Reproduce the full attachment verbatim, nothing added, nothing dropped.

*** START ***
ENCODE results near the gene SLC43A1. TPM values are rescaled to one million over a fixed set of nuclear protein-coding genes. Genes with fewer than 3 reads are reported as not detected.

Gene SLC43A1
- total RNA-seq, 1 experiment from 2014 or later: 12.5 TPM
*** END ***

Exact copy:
ENCODE results near the gene SLC43A1. TPM values are rescaled to one million over a fixed set of nuclear protein-coding genes. Genes with fewer than 3 reads are reported as not detected.

Gene SLC43A1
- total RNA-seq, 1 experiment from 2014 or later: 12.5 TPM